‘TRIPLE Crown Now A Step Nearer: Ireland 5 pts, England 0’, ran the headline in the Cork Examiner on Monday, February 15, 1965:
When that match kicked off 55 years ago, on Saturday, February 13, 1965, I was lying on the floor of a business premises in MacCurtain Street, Cork, disoriented and gasping for air. Little white stars danced in front of my eyes; a sure sign of oxygen deficiency. If I didn’t get out fast, I had only minutes to live.
That day in Cork was bright and crisp but not excessively cold, unlike in Dublin where the rugby fans had to huddle up against a biting wind. That afternoon, I had left my home on Sullivan’s Quay, near the Fire Station, to walk the mile or so to my friend’s house on Western Road to watch the match.
While passing Macari’s Ice Cream Parlour I decided — chilly and all as it was — to treat myself to a cone. Leaving the shop, I happened to glance down to my left — towards the city — and was shocked to see a huge plume of dark smoke and detritus blotting out the wintery sky over Cork: for all the world resembling a mini-atomic mushroom cloud. I knew at once that a serious fire was under way. But where?
I was 18 and barely out of my basic training with the Fire Brigade, but I knew at once what I must do: forget about the match and report on duty without delay.
Robert Scott and Co., Hardware Merchants and Builders’ Providers, was established in 1822 by a member of the Beale family, noted Cork Quakers. Later, Robert Scott joined them and they traded under Beale, Scott and Company. Later still, the name became Robert Scott and Co; and thus it was in 1965.
Early directors of the firm included Sir John Scott (Mayor in 1896), and his in-law, the noted Cork antiquarian Robert Day (High Sheriff in 1893). The company was famous for its spades and shovels, for which they won First Prize at the Cork Exhibition in 1883. The implements were manufactured at their own ironworks at Monard and Coolowen.
Commanding a substantial footprint along St Patrick’s Quay, where it occupied numbers 6-10, the block of two and three-storey buildings extended back to 25, MacCurtain Street at its rear. The MacCurtain street shop opened in 1892.
Both premises held a vast array of household, agricultural and domestic stock, with a large paint department on St Patrick’s Quay flanked by Woollam’s Garage and a portion of the Palace Cinema (now the Everyman Palace Theatre) on its eastern side and Atkins’ Agricultural Impliments and Seed Merchants, on the other.
That February afternoon, shortly after staff had returned from their lunch break, Major Dorman, the Sales Manager, was chatting to colleague Patrick Quinn at the counter in MacCurtain Street when they noticed smoke and smelled burning coming from the ground floor (i.e., St Patrick’s Quay). “And when they ran and opened the door leading downstairs, flames and smoke burst out into their faces from the paint storeroom beyond”.
Michael Bogue and some staff members grabbed fire extinguishers and bravely attempted to tackle the fire, without success.
As Bogue spoke to an Echo reporter, his face still blackened and hair singed from the effort, he recalled that he could see “the smoke and flames coming through from downstairs and although we tried to prevent it spreading, we could not control it”.
The order was given to evacuate the premises and all staff and customers left in an orderly fashion.
At the Fire Station on Sullivan’s Quay the first of multiple ‘999’ calls was received at 2.50pm. Three appliances and crews, under Third Officer Bill Hosford, responded. On-duty member, Fireman Denis Mulcahy (later Second Officer), recalled: “We had just sat down in the TV room to watch the Five Nations (as it was then) match between Ireland and England when the fire alarm sounded — ‘the bells went down’ as we used to say.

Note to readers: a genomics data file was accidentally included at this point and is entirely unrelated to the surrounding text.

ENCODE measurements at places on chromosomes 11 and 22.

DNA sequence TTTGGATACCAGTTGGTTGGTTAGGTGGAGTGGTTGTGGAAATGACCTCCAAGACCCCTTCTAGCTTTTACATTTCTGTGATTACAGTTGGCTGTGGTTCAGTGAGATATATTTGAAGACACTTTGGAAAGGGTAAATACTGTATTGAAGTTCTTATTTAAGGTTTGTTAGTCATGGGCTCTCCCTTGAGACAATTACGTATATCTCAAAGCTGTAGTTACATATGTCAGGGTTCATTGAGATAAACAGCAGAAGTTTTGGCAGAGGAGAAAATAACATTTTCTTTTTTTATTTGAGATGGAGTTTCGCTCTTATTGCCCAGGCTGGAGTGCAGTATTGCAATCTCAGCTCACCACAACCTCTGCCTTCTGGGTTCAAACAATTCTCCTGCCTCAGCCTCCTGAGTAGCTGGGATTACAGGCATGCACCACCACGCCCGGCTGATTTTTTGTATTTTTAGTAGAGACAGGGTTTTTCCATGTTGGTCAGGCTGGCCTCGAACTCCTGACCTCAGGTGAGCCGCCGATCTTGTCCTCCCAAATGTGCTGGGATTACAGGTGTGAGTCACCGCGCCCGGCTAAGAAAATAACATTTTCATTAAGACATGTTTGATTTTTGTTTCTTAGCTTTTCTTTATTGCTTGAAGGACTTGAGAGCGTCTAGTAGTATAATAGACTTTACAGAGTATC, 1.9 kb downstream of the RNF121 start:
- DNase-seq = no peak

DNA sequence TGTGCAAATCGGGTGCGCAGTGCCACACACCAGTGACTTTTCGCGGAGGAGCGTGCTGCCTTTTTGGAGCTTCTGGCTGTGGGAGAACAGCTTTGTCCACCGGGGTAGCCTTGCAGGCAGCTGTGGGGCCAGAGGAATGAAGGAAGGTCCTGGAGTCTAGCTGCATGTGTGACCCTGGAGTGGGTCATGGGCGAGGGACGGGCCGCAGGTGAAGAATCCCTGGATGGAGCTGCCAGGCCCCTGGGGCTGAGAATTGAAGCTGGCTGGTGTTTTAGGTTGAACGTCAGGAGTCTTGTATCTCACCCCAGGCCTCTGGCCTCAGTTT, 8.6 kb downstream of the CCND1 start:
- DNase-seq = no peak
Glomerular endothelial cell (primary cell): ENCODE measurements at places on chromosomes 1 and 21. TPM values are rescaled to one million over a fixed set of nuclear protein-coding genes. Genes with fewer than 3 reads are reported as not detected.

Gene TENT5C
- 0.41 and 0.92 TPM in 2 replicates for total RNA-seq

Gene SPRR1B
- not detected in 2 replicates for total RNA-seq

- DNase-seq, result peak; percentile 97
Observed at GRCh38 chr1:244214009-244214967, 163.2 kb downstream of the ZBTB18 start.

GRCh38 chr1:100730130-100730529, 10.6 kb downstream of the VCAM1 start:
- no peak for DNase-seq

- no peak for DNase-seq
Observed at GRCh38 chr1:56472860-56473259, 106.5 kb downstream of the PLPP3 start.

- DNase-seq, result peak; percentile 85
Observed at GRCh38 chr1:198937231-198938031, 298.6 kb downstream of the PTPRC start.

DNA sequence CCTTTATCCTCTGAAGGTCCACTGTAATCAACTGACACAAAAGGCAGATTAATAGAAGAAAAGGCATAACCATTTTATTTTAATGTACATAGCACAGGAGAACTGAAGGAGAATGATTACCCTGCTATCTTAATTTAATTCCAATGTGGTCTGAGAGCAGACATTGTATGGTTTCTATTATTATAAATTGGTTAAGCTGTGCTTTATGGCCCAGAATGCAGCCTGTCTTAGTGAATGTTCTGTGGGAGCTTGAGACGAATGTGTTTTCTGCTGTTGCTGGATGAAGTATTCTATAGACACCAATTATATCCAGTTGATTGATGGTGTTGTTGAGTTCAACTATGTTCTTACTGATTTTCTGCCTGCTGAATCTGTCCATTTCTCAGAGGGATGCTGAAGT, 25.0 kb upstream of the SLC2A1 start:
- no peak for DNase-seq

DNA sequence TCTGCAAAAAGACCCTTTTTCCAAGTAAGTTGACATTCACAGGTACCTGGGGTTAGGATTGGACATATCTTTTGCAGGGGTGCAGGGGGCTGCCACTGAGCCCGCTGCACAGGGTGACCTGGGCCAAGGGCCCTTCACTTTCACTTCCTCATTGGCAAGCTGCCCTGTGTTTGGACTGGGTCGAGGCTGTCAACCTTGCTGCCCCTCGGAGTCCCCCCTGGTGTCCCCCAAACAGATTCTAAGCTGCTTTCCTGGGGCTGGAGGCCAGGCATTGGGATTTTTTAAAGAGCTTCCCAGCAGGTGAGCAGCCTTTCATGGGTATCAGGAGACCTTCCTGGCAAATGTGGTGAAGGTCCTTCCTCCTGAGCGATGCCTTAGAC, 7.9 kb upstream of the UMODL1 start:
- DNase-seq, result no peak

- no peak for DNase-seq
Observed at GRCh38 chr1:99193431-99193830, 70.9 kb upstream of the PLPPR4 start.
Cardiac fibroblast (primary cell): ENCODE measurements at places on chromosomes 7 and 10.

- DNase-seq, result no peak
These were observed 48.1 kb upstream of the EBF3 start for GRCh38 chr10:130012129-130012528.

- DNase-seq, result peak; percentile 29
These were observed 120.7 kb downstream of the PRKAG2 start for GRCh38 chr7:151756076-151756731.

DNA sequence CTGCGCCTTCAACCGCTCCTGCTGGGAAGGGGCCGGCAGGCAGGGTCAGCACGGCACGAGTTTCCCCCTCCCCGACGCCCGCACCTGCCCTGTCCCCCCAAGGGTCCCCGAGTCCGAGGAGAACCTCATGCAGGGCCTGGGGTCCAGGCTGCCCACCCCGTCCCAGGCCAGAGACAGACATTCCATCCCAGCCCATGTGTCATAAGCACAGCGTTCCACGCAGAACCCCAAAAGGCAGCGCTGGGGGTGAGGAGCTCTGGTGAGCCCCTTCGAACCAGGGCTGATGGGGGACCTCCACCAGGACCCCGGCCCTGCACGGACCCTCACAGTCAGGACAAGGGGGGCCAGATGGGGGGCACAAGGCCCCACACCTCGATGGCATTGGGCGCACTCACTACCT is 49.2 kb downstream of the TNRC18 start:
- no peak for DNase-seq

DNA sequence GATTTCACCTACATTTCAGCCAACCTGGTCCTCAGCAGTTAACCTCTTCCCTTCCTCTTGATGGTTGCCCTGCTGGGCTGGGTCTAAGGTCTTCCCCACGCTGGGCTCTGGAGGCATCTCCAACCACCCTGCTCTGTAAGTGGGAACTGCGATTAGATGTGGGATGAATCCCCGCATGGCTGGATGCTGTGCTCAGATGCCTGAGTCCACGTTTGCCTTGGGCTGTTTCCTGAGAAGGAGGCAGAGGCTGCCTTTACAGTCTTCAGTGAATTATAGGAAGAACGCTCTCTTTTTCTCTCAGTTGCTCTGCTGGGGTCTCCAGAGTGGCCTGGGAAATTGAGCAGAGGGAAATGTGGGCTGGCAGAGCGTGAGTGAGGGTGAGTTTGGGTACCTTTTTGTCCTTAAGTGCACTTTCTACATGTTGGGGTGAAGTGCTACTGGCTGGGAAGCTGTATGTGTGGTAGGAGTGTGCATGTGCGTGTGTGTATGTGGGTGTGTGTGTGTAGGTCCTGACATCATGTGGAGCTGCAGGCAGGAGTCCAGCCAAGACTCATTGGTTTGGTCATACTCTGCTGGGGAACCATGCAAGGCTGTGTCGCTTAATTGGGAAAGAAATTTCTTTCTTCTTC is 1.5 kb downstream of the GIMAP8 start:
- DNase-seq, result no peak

As we ran to the sliding pole, I remember hoping we would make it back for the second half, but no such luck.
“I was a member of the crew on the Dennis ‘Pump Escape’ — an ‘open’ fire engine — and as we rounded the School of Music on Union Quay I heard one of the lads say ‘Well, we can forget the rest of the match!’
As I looked over towards MacCurtain Street, I could see the fire taking a firm hold and about to break through the roof.
“On arrival on MacCurtain Street, there was thick smoke pouring out through the main entrance and I was ordered to run a line of hose, supplied by the Dennis, in through the smoke-logged double doors.”
Meanwhile, I had run to the station to collect my own fire gear — comprising, in those days, of a helmet made of compressed cork, short black PVC coat and leggings, leather fire boots, and belt, personal axe and safety line, worn over one’s ‘walking-out’ navy-blue uniform.
Along with two other members, we headed off for the fire ground in a van. Upon arrival in MacCurtain Street the place was devoid of fire staff, bar the pump operator of the Dennis fire engine (Pat McMahon, recently-deceased, RIP).
The first-response crews — perhaps a dozen firefighters in all — had been committed to the building on fire or were deployed on nearby roof-tops and on St Patrick’s Quay (no aerial platforms then). A line of hose snaked through the main entrance of Scott’s, and I received the order: “Follow that hose and back-up the branchman!’
The notion I might have been equipped with breathing apparatus (BA) did not even come into it: there were only six sets of BA in the entire job and, in any event, some of the old-fashioned officers still regarded their use as being somehow undignified.
This was 55 years ago, before modern safety standards were in place. Sending firemen into burning buildings, particularly when Scott’s staff had already made it clear the premises had been safely evacuated, would be frowned upon now.
In any event, as the double-doors closed behind me, it was like stepping into an oven. Zero visibility. I proceeded by touching, feeling and listening.
Now, in countless films and TV series, from the puerile Backdraft (1991) to ITV’s gritty but realistic drama series London’s Burning, we’ve seen firefighters dashing through the clear-as- crystal flames to rescue a child or perhaps a comely damsel in distress.
From these depictions, many associate fire with bright, orange flames, which are easily controlled. A real fire is not like that at all. You can’t see. It’s black. You hear only noise, crashing and burning, and the strange, groaning, ominous sounds that only a doomed building on fire makes.